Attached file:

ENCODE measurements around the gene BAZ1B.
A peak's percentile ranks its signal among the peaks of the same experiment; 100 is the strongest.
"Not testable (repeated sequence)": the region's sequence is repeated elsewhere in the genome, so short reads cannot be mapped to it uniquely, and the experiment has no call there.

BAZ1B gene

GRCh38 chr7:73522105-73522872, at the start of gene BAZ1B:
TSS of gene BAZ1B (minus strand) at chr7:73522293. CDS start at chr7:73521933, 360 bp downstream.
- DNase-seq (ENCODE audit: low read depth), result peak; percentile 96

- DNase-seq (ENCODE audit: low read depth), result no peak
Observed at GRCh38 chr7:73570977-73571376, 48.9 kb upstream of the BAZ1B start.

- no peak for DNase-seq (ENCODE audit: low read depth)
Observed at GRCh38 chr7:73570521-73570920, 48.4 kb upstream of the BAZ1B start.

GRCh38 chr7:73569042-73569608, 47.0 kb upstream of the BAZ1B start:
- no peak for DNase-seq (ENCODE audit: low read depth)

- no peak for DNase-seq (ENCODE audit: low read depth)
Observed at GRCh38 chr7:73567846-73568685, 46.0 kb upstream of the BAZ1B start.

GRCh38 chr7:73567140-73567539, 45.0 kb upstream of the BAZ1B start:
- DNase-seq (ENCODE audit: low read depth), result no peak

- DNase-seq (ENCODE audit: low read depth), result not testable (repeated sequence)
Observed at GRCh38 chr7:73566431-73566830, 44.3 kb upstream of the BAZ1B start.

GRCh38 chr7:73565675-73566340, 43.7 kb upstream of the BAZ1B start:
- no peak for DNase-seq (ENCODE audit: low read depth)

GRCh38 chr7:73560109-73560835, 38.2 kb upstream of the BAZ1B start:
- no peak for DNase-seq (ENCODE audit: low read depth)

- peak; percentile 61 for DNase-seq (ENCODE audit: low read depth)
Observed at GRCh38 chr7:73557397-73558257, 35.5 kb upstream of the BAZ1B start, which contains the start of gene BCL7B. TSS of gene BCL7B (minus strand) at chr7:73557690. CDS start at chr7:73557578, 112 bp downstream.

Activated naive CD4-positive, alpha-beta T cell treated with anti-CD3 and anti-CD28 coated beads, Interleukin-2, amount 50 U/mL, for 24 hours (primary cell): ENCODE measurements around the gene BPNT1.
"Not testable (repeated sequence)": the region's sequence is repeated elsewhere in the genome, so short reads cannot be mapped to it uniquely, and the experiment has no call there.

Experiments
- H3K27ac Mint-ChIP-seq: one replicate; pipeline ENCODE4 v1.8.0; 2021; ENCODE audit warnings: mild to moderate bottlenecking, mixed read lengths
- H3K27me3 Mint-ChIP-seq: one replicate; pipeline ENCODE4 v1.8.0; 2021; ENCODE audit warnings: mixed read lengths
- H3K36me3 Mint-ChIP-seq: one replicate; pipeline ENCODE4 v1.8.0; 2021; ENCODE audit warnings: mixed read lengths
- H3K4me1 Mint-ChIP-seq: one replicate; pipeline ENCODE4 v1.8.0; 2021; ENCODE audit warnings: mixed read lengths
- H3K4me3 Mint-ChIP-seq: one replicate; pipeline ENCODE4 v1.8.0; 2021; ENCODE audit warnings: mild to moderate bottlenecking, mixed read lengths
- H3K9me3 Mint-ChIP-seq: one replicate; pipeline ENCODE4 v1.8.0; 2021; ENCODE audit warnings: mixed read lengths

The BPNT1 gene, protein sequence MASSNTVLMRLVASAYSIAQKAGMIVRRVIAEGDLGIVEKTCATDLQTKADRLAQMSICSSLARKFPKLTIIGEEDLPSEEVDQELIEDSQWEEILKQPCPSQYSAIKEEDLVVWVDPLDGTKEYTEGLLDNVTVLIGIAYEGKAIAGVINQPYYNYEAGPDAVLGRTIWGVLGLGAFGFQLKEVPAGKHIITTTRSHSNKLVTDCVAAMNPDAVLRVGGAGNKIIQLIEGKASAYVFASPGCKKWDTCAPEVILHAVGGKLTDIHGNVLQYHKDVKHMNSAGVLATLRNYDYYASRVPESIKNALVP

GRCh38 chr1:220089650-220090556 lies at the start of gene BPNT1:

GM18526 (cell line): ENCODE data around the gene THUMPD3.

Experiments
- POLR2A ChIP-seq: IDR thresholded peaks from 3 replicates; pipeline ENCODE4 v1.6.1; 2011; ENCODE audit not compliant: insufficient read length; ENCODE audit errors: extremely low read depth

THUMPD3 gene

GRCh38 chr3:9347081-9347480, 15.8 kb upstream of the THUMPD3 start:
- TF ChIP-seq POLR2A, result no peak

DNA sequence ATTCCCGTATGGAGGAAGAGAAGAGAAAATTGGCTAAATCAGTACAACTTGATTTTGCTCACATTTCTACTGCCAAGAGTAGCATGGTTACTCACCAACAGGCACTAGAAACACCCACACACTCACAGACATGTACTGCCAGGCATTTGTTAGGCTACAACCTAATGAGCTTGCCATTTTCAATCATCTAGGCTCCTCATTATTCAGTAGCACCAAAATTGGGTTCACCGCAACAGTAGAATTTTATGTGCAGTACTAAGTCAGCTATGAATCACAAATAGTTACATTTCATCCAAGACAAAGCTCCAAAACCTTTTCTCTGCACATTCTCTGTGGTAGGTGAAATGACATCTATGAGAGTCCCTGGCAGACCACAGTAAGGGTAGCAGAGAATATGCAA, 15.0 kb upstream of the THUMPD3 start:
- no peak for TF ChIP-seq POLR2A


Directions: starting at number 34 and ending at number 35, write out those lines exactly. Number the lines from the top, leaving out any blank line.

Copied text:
- H3K9me3 Mint-ChIP-seq: one replicate; pipeline ENCODE4 v1.8.0; 2021; ENCODE audit warnings: mixed read lengths

The BPNT1 gene, protein sequence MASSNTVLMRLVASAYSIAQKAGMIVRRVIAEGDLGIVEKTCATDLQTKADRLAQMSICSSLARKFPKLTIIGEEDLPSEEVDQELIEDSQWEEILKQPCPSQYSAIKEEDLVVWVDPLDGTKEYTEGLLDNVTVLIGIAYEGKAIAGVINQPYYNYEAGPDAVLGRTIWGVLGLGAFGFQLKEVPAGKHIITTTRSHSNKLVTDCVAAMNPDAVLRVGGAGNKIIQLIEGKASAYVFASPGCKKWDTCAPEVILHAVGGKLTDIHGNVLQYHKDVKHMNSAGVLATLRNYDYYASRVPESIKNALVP